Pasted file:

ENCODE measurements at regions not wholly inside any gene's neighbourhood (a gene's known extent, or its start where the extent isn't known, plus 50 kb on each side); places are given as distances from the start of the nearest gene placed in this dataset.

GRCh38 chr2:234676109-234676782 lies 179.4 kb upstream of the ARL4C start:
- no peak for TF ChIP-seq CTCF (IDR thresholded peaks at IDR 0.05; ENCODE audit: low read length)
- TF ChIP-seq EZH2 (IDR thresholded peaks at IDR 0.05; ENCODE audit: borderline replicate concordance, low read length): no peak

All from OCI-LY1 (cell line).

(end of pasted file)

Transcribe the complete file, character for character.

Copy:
ENCODE measurements at regions not wholly inside any gene's neighbourhood (a gene's known extent, or its start where the extent isn't known, plus 50 kb on each side); places are given as distances from the start of the nearest gene placed in this dataset.

GRCh38 chr2:234676109-234676782 lies 179.4 kb upstream of the ARL4C start:
- no peak for TF ChIP-seq CTCF (IDR thresholded peaks at IDR 0.05; ENCODE audit: low read length)
- TF ChIP-seq EZH2 (IDR thresholded peaks at IDR 0.05; ENCODE audit: borderline replicate concordance, low read length): no peak

All from OCI-LY1 (cell line).